PLATINUM/PALLADIUM PHOTOGRAPHS BY TOM SHULER. Tuesday through Saturday, 11 to 6, through June 23 at Wolfe Street Gallery, 1204 31st Street NW.

You can almost see the wind blowing through the wheat. Long, delicate strands arch and strain to touch the sun. The corn is a myraid of angles, lines and gradations of a golden red-brown.

This is a palladium photographic process.

Before technology came up with a low-cost process for developing black-and-white film, photographers processed their pictures with platinum or palladium metals. Both methods are known for their soft image quality and increased tonal depth. But it's always been tedious and expensive, so few photographers bother with it these days.Tom Shuler is one of that small minority, and a collection of his platinum and palladium photos is being shown at the Wolfe Street Gallery now.

The platinum process is a starker hue of brown-black - very effective in highlighting architecture. Shuler's shot of a chapel have in the Washington Cathedral is alive with rhythmic patterns. Columns give way to gently curved gothic arches, framing an altar. Behind the altar are small bas-relief statues and lacy stone filigree.

The exquisite detail and hues, says Shuler, are due to matte surface with the emulsion in the paper fiber itself. He used expensive rag stationery for the prints in this show. Silver or "normal" paper has the emulsion suspended on top of the paper surface.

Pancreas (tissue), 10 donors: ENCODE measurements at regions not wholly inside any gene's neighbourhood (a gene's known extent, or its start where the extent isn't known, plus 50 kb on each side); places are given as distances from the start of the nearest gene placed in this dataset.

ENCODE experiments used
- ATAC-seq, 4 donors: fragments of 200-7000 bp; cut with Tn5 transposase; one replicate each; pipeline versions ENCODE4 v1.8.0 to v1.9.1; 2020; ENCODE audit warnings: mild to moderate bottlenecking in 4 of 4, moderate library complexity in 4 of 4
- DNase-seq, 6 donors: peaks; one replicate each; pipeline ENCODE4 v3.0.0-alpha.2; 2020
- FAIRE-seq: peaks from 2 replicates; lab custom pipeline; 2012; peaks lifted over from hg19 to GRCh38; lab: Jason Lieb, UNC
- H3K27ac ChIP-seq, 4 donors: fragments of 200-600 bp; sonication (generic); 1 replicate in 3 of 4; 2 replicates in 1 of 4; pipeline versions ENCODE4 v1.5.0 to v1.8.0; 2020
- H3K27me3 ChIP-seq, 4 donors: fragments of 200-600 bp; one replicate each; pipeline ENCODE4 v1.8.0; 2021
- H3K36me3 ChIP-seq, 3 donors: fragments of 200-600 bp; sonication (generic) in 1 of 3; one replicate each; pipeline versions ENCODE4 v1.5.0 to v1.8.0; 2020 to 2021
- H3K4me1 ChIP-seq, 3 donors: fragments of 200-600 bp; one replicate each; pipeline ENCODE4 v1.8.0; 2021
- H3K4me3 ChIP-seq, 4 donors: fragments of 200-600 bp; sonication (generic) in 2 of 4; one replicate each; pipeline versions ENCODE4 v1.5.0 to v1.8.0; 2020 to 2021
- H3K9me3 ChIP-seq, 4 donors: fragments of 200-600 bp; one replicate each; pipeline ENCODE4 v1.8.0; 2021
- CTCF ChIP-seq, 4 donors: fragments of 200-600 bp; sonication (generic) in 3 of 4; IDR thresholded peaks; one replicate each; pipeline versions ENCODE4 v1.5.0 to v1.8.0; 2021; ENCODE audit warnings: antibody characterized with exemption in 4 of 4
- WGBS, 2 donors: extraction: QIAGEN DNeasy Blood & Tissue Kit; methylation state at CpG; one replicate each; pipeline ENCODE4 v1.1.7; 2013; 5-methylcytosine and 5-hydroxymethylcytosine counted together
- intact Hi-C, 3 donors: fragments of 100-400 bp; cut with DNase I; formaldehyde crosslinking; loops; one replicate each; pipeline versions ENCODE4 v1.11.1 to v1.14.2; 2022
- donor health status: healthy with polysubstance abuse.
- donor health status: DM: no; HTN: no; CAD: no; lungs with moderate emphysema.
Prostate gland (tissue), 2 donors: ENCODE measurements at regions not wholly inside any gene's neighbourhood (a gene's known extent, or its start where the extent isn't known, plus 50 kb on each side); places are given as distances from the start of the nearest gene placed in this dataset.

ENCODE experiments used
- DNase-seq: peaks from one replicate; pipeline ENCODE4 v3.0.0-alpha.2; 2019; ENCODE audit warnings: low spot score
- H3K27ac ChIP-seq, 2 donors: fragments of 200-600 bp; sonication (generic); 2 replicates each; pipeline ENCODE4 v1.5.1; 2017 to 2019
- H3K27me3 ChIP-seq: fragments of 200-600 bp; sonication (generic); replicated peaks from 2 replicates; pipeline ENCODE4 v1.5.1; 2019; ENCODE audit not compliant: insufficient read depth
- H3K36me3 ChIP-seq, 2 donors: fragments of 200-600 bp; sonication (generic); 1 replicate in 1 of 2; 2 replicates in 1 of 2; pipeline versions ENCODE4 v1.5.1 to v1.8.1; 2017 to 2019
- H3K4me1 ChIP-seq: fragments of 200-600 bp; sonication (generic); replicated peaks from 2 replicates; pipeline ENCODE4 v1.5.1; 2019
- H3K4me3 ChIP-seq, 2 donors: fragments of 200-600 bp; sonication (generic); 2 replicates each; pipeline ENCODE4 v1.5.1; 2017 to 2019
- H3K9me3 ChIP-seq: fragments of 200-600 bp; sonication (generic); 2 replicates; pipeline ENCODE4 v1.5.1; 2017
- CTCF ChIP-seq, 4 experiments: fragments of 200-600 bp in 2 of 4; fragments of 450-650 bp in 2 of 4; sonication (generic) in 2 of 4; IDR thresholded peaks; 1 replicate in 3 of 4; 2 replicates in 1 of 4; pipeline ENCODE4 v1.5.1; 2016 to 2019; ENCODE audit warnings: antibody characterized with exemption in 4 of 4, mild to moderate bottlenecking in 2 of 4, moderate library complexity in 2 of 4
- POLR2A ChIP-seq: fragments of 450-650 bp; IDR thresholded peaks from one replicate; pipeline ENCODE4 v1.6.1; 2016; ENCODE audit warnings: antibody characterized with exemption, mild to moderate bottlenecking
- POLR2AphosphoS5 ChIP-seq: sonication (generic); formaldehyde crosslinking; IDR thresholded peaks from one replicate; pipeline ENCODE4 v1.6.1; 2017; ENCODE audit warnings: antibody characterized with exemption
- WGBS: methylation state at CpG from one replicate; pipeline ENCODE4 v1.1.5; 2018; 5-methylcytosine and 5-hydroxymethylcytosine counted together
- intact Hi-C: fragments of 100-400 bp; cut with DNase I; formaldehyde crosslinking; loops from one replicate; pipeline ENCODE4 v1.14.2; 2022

Most of his pictures are small, since he used regular 4" x 5" silver black-and-white negatives that can't be enlarged. They are printed onto paper coated with a special emulsion. The print is then made through exposure to the sun or "high-wattage brute force," which in this case is a special box Shuler built to house some 500-watt bulbs.Depending on the tonal range he wants to achieve, prints are washed in either potassium oxalate and hydrochloric acid or a citrate-base developer.

The pictures are striking. His landscapes are romantic and pretty, especially the C&O Canal study. By contrast, portraits of his family, friends and bums from a soup kitchen are almost austere. They simply stare back at the viewer with a sad, sometimes defeated gaze. CAPTION: Picture, AN UNTITLED ARCHITECTURE STUDY BY TOM SHULER, THROUGH JUNE 23 AT WOLFE STREET GALLERY.